Tips for Safely Cooking Chicken
When I was three years old, I got salmonella poisoning. My mom took me to the doctor and he asked her if she had chickens running in the house. (She said she was very insulted…) I’m guessing the pediatrician put me on antibiotics, because obviously, I survived. However, while I don’t remember being sick from it, I’ve been “weird” about chicken ever since I heard the story as a teen. For example, I won’t eat chicken with bones or any sort of snappy stuff in it, and I definitely won’t eat chicken thighs. I won’t eat chicken when anyone else prepares it, either. For no reason other than it grosses me out. When you’re that picky, you learn a lot about food safety. Here’s the lowdown on safely cooking chicken.
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Never thaw frozen chicken at room temperature.
I’m guessing this is how I got salmonella. My mom is famous for leaving chicken on a plate on the counter, even to this day. Only this allows harmful bacteria to grow, and then curious little girls come up and stick their fingers in it. Instead, you should always thaw chicken in the refrigerator in a glass or disposable container. Plastics can absorb bacteria.
Allow a full 24 hours for a whole chicken to thaw in your refrigerator.
If you’re just thawing parts, it will take at least 12.
Don’t use the same cutting board you use for your vegetables and other food items to prepare chicken.
This is good advice for any meat. Also, glass cutting boards are best because they don’t absorb anything.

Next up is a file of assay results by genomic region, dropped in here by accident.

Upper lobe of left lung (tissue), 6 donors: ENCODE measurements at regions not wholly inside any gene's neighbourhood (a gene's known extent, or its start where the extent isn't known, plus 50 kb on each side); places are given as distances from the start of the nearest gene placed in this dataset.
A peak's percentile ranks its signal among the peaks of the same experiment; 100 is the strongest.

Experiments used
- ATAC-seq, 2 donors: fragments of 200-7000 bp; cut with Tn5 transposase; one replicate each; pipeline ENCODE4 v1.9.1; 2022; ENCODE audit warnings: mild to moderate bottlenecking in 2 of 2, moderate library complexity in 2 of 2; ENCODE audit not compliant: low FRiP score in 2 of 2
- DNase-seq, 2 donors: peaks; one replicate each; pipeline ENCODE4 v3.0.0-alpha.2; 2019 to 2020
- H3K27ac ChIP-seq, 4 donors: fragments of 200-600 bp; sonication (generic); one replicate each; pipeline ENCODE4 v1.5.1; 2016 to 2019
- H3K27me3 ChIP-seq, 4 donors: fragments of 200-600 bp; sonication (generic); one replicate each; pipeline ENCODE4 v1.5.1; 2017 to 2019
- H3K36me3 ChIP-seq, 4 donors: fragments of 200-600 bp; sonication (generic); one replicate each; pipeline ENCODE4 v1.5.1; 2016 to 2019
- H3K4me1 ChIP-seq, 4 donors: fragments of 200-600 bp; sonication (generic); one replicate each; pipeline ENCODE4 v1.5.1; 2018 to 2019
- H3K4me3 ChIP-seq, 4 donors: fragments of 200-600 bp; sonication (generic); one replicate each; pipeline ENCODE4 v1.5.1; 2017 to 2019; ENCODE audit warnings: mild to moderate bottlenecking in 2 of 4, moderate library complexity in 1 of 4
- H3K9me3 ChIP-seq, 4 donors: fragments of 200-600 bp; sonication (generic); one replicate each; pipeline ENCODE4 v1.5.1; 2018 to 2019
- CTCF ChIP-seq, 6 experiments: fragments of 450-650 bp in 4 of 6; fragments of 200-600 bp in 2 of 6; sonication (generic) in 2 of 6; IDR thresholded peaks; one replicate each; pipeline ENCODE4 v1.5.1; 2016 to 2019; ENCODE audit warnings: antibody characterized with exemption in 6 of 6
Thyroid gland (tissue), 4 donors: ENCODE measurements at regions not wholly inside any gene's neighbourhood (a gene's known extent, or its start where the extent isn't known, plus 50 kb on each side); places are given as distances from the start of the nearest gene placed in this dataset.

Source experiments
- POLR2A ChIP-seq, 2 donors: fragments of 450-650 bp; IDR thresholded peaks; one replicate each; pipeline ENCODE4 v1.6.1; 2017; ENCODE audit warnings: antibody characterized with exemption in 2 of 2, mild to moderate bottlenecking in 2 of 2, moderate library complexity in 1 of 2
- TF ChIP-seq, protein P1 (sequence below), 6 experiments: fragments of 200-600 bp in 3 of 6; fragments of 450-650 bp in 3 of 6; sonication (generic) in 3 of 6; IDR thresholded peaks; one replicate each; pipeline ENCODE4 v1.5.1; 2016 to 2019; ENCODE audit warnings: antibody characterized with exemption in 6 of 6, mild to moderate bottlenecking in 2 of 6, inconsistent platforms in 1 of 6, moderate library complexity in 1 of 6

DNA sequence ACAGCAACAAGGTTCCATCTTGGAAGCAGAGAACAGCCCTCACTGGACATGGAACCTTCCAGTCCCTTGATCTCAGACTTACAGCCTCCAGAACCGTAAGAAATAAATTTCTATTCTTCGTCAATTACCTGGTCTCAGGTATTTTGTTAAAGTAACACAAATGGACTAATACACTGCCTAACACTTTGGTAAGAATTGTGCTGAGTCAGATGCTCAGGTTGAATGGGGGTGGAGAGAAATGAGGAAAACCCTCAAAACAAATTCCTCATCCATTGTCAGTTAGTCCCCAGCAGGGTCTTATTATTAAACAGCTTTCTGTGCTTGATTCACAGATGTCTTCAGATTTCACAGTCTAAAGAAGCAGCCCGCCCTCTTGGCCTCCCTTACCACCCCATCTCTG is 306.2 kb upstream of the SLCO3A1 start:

Always cook chicken according to temperature, not time.
Because your refrigerator isn’t the same temperature as someone else’s, the starting temperature of the chicken is different too. Cooking times will vary. Do yourself a favor and use a meat thermometer Every. Single. Time.
Boneless chicken breasts should be cooked until they are at least 165 degrees in the thickest part.
Bone-in breasts should reach an internal temperature of 170, and thighs and drumsticks need to hit 175 degrees. Unless I’m cooking it for myself. In which case safely cooking chicken refers to turning it to ash before eating it.
Cook fresh or previously frozen chicken within 2 days of buying it.
Additionally, get that chicken back into the refrigerator within 2 hours of cooking it.
Don’t rinse your chicken.
When you rinse, the water splashes around in the cavity and can spread bacteria all over your kitchen. Gross.
Clean up well.
This is super important. Make sure that after preparing your chicken, you clean all of your utensils in hot soapy water (a dishwasher is best) and wipe your counters down with a disinfectant. I use bleach.
Despite all my weirdness about chicken, it’s still one of my favorite foods. I love it in casseroles, boneless wings, sandwiches, and on salads. I probably eat more chicken than any other meat. I never get bored with it because it can be prepared in so many different ways. One thing remains the same, though. Whether I've got a plate of cordon bleu or buffalo wings, safely cooking chicken is always something I think about.
Here are some of my favorite chicken recipes:
Instant Pot Creamy Chicken & Wild Rice Soup Recipe - The Moody Blonde
Rachel's Deviled Chicken - Rachael Ray
Chicken Marsala - Tyler Florence